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    3. Annette, I can't thank you enough for your quick reponse! I really like to fix things around the house and I'm very excited to have come across your blog. Your directions are great and I'm excited to tackle this repair! It was killing me to wait for a repair. Susan

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  10. Hi, I have a Singer 5 thread that won't feed fabric unless I place upward pressure on the leading edge of the pressure foot with my finger. It doesn't matter what pressure foot I use, I have the same issue. The machine will not feed fabric on its own. Any ideas as to what is wrong? It is clean. The stitch length is set to normal as or all the other settings. I just received this machine (used); however, the previous owner swears it works. It is several years old and was only used 3 times. Thank you.

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  11. Hi Vicky,

    My first guess would be that the presser foot tension is turned too low. The knob on the top, left side of your machine would be the presser foot tension. Turn that to the second from the highest number. My second guess would be that the presser foot shaft is gummed-up. A little WD-40 on the shaft would fix that pretty quick. One more thought would be the feed dogs may not be coming up high enough. I’ve seen needle plates packed with so much lint, they bow upwards, so the feed dogs are barely showing. I’ve seen some break, too. Another thing that keeps the fabric from feeding, is having burrs on the needle plate, stitch finger or support pins. Take the foot off and see what shape the needle plate is in. If there are rough spots, you can polish them with a very fine sandpaper (about 400-600 grit).

    I hope you're able to get your serger going.

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    1. I took my serger into the shop and it is the needle plate. It will have to be replaced. Thank you so much!

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  12. I have a BabyLock SE200 that has been sitting in my closet for a (shameful) number of years. It was a gift all those years ago and I never really learned how to use it. It was used when I received it but had been serviced by my local sewing machine store. I pulled it out tonight hoping to watch some YouTube videos and figure out how to use it. I got the thing threaded and it seems to be working just fine motor-wise, but the feed dogs won't engage and move the fabric through. I lifted the presser foot to look at them and they don't do anything. I'm assuming that this many years of not being used the oil is all gunked up. I'm willing to spray a little WD-40 to see if I can get things moving, but I don't know WHERE to spray it. I'm not sure exactly what's supposed to move.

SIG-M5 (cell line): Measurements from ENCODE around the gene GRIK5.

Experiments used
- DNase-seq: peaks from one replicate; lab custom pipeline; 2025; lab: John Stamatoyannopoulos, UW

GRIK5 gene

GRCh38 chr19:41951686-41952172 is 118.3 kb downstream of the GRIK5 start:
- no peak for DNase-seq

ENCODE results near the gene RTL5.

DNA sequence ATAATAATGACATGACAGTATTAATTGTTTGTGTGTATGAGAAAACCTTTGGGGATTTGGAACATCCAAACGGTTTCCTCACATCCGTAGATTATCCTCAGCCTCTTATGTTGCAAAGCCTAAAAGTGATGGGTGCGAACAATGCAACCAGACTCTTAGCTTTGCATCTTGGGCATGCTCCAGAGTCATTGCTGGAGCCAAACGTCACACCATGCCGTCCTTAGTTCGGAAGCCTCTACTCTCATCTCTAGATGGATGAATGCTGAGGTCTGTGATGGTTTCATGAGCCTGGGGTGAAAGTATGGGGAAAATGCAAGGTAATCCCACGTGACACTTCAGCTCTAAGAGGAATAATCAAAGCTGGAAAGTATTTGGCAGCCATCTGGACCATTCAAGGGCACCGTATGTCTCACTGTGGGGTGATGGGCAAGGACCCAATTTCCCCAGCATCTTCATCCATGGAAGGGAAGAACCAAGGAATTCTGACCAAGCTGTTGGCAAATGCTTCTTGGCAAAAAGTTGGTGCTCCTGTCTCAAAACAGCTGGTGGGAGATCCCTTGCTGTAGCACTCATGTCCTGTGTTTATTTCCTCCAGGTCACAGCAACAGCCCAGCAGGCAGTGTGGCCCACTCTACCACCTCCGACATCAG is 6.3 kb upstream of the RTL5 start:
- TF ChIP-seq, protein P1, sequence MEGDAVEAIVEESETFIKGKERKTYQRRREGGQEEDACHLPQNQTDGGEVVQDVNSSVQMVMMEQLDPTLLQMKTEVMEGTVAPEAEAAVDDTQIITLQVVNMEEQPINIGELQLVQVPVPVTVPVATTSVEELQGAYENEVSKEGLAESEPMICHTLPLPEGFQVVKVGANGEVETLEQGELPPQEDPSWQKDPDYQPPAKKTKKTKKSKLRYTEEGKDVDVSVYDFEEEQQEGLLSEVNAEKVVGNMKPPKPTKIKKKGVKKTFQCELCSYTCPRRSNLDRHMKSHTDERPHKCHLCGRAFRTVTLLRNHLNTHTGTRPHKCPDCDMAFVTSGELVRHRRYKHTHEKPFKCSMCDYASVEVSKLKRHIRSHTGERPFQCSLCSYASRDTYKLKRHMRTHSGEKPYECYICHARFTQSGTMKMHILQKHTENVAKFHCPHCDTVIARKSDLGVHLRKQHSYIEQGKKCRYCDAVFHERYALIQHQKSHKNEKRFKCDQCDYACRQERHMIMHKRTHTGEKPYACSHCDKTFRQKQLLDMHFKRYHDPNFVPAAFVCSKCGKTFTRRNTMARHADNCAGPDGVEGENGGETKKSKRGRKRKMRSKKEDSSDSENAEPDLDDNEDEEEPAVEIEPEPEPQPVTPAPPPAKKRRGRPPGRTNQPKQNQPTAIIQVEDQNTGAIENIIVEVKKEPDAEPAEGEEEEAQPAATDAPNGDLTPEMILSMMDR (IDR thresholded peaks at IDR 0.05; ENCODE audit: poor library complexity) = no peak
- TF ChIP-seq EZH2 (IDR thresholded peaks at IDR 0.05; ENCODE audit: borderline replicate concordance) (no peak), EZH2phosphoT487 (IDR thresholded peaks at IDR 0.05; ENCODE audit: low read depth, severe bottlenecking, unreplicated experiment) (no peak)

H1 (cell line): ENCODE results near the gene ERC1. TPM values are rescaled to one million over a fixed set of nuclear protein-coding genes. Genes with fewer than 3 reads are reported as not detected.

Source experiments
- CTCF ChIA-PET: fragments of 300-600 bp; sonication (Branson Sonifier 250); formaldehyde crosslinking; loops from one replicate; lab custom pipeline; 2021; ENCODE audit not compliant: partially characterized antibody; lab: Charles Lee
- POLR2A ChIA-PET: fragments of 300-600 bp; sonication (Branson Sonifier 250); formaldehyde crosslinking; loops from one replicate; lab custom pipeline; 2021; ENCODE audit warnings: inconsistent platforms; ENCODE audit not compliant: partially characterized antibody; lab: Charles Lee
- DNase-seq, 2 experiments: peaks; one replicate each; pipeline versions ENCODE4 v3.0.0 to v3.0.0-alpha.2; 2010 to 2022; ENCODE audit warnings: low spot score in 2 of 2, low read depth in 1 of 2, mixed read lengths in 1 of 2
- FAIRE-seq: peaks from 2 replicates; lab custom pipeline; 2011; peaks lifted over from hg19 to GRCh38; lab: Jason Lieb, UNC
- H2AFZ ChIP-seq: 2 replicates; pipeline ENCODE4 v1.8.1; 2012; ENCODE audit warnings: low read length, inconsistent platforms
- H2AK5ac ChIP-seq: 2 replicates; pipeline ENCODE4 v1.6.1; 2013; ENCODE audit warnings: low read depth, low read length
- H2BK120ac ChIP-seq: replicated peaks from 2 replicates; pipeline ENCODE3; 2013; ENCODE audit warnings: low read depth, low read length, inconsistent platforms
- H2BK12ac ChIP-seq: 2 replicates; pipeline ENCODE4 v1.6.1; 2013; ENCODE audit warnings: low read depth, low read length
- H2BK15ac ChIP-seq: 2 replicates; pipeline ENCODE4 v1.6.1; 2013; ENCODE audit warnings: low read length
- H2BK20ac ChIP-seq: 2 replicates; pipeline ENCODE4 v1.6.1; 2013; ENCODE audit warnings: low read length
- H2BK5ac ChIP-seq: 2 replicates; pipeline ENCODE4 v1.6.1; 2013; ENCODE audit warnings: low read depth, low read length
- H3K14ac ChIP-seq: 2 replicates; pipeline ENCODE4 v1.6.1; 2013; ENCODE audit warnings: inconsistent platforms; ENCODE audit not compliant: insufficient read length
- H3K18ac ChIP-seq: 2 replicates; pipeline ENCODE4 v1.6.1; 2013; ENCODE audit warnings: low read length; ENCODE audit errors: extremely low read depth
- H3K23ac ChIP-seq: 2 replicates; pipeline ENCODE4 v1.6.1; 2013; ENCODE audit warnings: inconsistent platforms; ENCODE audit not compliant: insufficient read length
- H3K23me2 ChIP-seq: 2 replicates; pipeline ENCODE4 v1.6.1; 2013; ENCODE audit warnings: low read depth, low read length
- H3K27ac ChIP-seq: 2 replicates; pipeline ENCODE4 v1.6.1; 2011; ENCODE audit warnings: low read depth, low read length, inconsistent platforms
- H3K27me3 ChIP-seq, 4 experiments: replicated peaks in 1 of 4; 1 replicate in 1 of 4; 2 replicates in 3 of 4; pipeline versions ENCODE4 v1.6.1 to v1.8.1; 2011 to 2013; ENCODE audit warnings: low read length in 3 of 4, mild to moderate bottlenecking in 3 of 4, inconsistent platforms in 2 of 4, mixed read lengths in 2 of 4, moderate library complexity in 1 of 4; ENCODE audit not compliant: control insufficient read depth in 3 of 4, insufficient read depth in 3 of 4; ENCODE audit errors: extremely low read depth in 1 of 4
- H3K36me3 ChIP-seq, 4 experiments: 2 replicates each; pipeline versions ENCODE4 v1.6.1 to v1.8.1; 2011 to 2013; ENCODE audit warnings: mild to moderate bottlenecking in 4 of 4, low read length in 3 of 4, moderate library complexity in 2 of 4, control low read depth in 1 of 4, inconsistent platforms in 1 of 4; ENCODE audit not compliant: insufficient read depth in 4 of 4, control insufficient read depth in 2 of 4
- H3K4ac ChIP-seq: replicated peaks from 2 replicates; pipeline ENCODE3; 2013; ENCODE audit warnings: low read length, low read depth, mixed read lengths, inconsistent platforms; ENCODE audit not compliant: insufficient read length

Also, would you happen to know if any of the more modern machines have presser feet that are compatible? The feet I have are the snap in kind, so I wondered if I could use any feet of that type.

    Thanks!

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  13. Hi Steph,

    If you remove the needle plate, you may be able to get to the feed dog linkage with the straw on the WD-40 can.

    Most modern sergers have snap-on feet, but not all brands are compatible with each other.

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  14. I have a singer serger. Was working fine but now the thread will not catch the fabric. Loops just fine without fabric...help?

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  15. Hi Halen,

    When a serger makes a chain without fabric, but not with fabric, there’s something that’s just a little off. First, replace both needles, then re-thread the serger and make sure everything is threaded like it should be, and be sure it isn’t tangling on the thread rack. Then check the tensions and make sure they haven’t been moved too high. It should be somewhere between 3.5 and 5.5. Next, make sure your needles are both pushed up as high as they can go. The needle on the right will be a little longer than the needle on the left. If that doesn’t fix the problem, then there’s a timing setting that’s off. Most repair shops charge $80 to $125 to time a serger. You have to decide if your machine is worth putting that much money into, or if you’d be better off putting your money on a better serger. With those Singer sergers, we can re-set the timing, but it’s very likely to go out again, pretty quickly. The quality of metal they use in those machines just can’t hold a timing setting.

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  16. Thank you. I have already tried with the threading, needles, etc...so I guess it's the timing.